Considering the all-encompassing importance of the existence of a binding long-term National Development Plan, we published an editorial in the June 25, 2012 edition of Public Agenda urging the government to accept the Constitution Review Commission's (CRC) recommendation on the matter. Given the same rationale, we are re-editorialising on the issue.
Unfortunately, the National Democratic Congress (NDC) government has, in a White Paper on the report of the CRC, rejected the recommendation of the CRC that a long-term National Development Plan should be incorporated in the expected reviewed constitution and made binding on successive governments.
In the White Paper, the government states: "While the Government accepts the recommendation for a comprehensive, long-term, strategic multi-year rolling National Development Plan, it does not agree with the Constitution Review Commission that: (a) the provision for the development of the National Development Plan should be entrenched; and (b) the National Development Plan so developed should be binding on all successive governments." The White Paper further states: "Propositions (a) and (b) will have the effects of a command model of development planning and tie the hands of successive governments to the ideological interests and policies of a particular political party."
But the National Development Planning Commission (NDPC), not satisfied with the position of the government, gave notice that it would seek audience with Parliament in an effort to convince the legislature to have the Development Plan (D-Plan) enshrined in the Constitution and make it binding on all governments. The Chairman of the NDPC, Mr Paul Victor Obeng, observed at a recent mining forum in Accra, "I believe in a long term National Development framework that will guide all governments; that surely is the only way by which we can ensure continuity in development."
Mr Obeng was surprised at the government's rejection of the CRC proposal, especially when a considerable number of civil society organisations have embraced the proposal. He contended that, based on his personal strong conviction, he and his commission would lobby Parliament to get the proposal passed.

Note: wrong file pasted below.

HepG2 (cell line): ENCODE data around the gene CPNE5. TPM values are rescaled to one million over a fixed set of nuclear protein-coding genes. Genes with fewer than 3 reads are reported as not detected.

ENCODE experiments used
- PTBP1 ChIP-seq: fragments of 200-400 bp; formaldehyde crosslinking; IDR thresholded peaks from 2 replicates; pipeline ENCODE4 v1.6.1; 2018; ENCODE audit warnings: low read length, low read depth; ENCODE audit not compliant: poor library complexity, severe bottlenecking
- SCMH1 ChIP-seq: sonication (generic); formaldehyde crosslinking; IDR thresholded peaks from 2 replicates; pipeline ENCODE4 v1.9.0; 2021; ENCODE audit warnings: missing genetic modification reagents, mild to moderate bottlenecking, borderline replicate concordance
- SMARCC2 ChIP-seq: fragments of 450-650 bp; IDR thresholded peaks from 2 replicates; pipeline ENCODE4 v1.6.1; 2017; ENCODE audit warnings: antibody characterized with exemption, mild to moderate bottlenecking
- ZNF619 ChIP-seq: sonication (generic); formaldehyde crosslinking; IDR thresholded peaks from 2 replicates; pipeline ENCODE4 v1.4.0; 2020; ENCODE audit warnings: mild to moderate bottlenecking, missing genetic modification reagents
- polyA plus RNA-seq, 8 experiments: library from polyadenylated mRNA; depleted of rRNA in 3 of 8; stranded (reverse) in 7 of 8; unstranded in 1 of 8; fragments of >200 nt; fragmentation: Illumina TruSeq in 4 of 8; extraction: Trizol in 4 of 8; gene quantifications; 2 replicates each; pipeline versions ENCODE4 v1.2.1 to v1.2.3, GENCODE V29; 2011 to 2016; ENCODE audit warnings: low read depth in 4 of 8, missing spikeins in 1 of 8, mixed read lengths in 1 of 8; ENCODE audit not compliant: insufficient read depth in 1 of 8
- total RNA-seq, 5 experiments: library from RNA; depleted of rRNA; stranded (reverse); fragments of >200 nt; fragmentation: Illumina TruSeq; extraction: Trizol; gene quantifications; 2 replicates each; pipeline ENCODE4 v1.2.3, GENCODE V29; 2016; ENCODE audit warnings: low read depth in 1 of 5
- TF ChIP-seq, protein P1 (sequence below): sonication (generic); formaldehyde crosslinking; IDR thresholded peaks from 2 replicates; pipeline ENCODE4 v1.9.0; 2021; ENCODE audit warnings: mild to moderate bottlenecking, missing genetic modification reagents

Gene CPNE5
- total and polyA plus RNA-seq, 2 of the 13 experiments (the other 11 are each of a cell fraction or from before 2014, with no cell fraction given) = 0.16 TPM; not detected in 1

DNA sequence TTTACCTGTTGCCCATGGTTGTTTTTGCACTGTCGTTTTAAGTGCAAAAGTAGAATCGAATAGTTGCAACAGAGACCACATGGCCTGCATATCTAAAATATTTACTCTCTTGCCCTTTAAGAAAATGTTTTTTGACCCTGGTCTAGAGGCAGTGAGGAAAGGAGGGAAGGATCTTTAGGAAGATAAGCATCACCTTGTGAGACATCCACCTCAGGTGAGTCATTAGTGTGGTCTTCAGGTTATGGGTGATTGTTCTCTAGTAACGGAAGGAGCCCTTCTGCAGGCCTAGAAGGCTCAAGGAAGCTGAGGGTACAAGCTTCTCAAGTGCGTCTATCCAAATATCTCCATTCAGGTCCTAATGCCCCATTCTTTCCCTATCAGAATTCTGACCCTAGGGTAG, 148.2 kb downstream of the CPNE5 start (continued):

Before the NDPC came out with its proposition, civil society organisations such as the Integrated Social Development Centre (ISODEC) and Revenue Watch Institute had expressed disappointment at the government's rejection of the long-term D-plan recommendation. Furthermore, several public policy analysts, governance and development experts and academics had informed Public Agenda (see Monday Edition, June 25, 2012) in separate interviews that they could not understand why the government had accepted the CRC's recommendation for a long-term D-Plan only to turn round and to say that it did not want the plan to bind successive governments.
Last week, as indicated in our banner story, "Ahwoi Distances Himself from Govt," Professor Kwamena Ahwoi, a Local Government expert and lecturer at the Ghana Institute of Management and Public Administration (GIMPA), has also expressed reservations over the government's rejection of the CRC's recommendation that a long-term D-Plan should be binding on all successive governments which come into power in Ghana. Prof. Ahwoi was quick to stress: "It's my private view and not the view of the government."
He declared that the NDPC did not agree with the government on that binding D-Plan issue. Says the legal don: "In fact, the NDPC itself, of which I am a member, does not agree with the government on that matter."
Public Agenda applauds the boldness and level-headedness of Mr Obeng and Prof. Ahwoi in objectively and dispassionately disowning the entrenched posture of the NDC administration, considering the fact they are key members of the governing party. This paper believes that entrenching a binding D-Plan in the Constitution is a non-negotiable undertaking that must become an election issue. We entreat the electorate to vote for the party that pledges to make the D-Plan survive all governments.